Q & A with Charles Leocha of Travelers United (Leading Change in Travel)

Opinions, reviews, analyses & recommendations are the author’s alone, and have not been reviewed, endorsed or approved by any of these entities. 

I recently had the privilege to talk with Charles Leocha of Travelers United and discuss the state of consumer rights in travel. If you haven’t heard of Charles Leocha or Travelers United, they are at the forefront of the movement for effecting change for consumers in many different areas of travel and they’re largely responsible for many of the protections we travelers take for granted today. So check out the interview below and be sure to check out their membership program as well and learn how you can help support them. 


Q: What is Travelers United and how did it come about?

I started the organization back in 2009. We are the largest membership advocacy organization for travel in DC. Today, we have lots of credibility and I have testified before Congress five times and have created a functioning travel advocacy coalition in DC.

Q: You’ve played a major role in several big changes over the past decade but what accomplishment in the realm of consumer rights has brought you the most personal satisfaction? Has that accomplishment also been the most challenging?

Probably the creation of the Advisory Committee for Aviation Consumer Protection that was done through Congress. Then the changes to DOT rules to allow the 24-hour rule (that allows consumers to cancel any flight within 24 hours of purchasing a ticket); getting the lost/damaged/delayed checked-baggage compensation changed to $3,500; and the full-fare advertising rule.

Q: What big change or changes are you hoping are put into effect relating to air travel in the near future?

I am trying to get DOT to put the Families Sitting Together section of the FAA Bill into effect.

Q: What is one consumer right related to air travel that people must know about?

Always file complaints with DOT and know about the 24-hour rule.

Q: There are no federal laws requiring airlines to provide passengers with money or other compensation when their flights are delayed but EU 261 mandates compensation after 3 hour delays in many cases. Do you think we’ll eventually see something comparable to EU 261 in the US and if so, how do you think it would look?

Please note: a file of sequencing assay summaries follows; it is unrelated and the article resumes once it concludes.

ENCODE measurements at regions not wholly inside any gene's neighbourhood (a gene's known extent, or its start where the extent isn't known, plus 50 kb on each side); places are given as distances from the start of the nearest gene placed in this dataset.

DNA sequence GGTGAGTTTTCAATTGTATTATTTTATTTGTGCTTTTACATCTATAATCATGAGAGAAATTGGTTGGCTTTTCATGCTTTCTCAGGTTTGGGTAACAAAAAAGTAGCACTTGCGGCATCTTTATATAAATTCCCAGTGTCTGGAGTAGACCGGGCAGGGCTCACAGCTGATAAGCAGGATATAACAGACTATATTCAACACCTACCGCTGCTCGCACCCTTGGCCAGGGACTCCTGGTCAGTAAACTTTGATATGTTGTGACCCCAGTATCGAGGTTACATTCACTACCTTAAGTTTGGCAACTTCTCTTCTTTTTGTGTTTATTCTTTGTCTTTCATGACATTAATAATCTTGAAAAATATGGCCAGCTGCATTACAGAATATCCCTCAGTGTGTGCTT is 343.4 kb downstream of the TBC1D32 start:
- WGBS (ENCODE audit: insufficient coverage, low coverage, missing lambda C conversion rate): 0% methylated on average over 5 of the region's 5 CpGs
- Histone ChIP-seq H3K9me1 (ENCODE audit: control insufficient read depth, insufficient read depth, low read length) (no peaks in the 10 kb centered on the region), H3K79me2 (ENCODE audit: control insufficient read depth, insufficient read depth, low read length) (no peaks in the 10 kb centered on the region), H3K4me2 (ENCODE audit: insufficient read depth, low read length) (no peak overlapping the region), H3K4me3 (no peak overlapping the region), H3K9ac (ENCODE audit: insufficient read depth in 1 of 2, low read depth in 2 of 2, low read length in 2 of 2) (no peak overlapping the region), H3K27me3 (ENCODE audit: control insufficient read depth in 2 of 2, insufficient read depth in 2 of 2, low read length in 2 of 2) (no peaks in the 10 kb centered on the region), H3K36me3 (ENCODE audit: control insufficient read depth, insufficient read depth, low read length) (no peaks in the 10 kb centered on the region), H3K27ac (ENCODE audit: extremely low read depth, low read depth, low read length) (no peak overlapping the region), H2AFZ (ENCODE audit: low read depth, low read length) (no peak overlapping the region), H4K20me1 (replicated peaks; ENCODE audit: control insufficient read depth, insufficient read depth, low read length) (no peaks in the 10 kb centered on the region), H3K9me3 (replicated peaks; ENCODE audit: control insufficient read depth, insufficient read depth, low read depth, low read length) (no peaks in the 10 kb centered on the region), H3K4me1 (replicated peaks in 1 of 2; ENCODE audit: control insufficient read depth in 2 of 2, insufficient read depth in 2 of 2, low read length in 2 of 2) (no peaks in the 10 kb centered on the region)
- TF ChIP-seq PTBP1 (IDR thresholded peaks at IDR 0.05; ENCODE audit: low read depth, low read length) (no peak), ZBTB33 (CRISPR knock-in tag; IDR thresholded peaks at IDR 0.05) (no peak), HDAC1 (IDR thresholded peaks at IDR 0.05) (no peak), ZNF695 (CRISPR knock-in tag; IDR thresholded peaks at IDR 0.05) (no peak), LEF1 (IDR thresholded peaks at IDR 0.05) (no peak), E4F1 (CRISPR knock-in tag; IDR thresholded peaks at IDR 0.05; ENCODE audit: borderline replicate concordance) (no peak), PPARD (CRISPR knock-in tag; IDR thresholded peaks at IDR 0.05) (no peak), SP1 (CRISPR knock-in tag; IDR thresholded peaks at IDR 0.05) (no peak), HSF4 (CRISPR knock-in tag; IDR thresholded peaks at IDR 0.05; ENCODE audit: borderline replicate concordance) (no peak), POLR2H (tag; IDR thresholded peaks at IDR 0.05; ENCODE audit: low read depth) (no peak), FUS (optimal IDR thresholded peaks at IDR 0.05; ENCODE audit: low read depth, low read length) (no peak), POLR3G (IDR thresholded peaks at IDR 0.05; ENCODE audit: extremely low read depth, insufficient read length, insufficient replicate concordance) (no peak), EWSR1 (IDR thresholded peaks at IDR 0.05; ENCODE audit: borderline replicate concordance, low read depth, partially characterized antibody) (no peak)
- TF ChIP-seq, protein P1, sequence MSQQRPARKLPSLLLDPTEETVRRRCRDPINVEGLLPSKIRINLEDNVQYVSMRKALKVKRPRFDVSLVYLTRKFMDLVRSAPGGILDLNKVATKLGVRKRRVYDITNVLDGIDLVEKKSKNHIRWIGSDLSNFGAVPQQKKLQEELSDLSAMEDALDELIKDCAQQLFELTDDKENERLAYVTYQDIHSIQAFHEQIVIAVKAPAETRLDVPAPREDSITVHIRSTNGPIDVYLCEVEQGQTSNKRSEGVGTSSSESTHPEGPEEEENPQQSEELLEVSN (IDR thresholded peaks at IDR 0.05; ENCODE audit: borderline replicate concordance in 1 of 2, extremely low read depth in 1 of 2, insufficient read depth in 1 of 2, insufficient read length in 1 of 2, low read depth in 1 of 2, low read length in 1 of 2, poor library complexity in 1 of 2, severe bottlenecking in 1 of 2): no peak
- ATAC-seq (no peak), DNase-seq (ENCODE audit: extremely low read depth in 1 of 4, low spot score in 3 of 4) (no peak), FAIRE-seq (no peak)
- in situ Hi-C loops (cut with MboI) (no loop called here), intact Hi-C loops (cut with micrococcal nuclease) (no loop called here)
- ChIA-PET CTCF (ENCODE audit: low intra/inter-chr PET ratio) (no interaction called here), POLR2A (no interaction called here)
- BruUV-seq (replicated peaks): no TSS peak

Yes, hopefully. We are working on that issue regularly.

Q: People (including myself) see regulations like the 24-hour cancellation rule for airfare refunds and sort of just take them for granted. But you’ve put countless hours of hard work into bringing many of these changes about and people like you are kind of an un-sung heroes. Do you think that is just a reflection of how oblivious consumers are to these battles that are going on for their rights?

Few people know difficult it is to get anything changed in DC. This is why big businesses spend millions of dollars on lobbying. Consumers take everything for granted. But, we are working hard every day to make changes.

Q: In all of your years working for consumer rights, what is one of the main lessons you’ve learned when it comes to dealing with politics on Capitol Hill, particularly in the travel sector?

There are always may ways that change can be made. We work through DOT to change rules and regulations. We work with Congress to change laws. We work with the FAA to get more personal space for passengers. We worked with the FTC to get rid of resort fees and eventually began working with the National Association of Attorneys General (NAAG). Plus, we have spoken with online travel agencies like Booking and Expedia.

Q: Okay, so now I want to switch gears a little bit and go with a few questions related to different areas. Air airline alliances a good thing or bad thing for consumers?

They are only good for airlines. Consumers are getting higher prices, monopolistic behavior, less competition, and more restrictions on being too easily transferred between airlines.

Q: Many love mistake fares (jumping on airfare that’s erroneously offered at a discounted rate). What is your opinion on how airlines should handle mistake fares?

They should honor any fare they put on their website for sale.

Q: Resort fees are a huge pain for many travelers, especially since they are often hit with them by surprise. What type of justification do hotels offer for these fees and do you see resort fees going away at some point?

I hope so. We have worked with the FTC and gotten them to do a study showing that resort fees harm consumers and now NAAG has already filed subpoenas to contest these mandatory fees that are not included in the room rates.

Q: TSA gets a lot of flak and I think it has to do with the day-to-day encounters with security agents (which aren’t always the most pleasant). But it seems the most important work TSA does goes on behind the scenes. Do you think TSA doesn’t get the proper respect it deserves from travelers?  

Absolutely. TSA’s work through the antiterrorism watchlist is wonderful. So far, no one has gotten through to the checkpoints for about a decade.

Q: If people want to contribute to your work and many of these meaningful changes within the travel industry you are working towards, what is the first step that they should take?

Passengers can sign up for the TravelersUnited.org. And then they can join our Plus program that costs $29 per year for the first year and then $39/year afterwards. It provides almost $400 in benefits (WiFi security anywhere in the world,  a secure lock-box for travel data, and $25/month in dining coupons good at thousands of restaurants across the country).

 

 

Sign-up below to receive all my tricks like how to find the best credit card offers.

No more than once daily emails 

As Featured: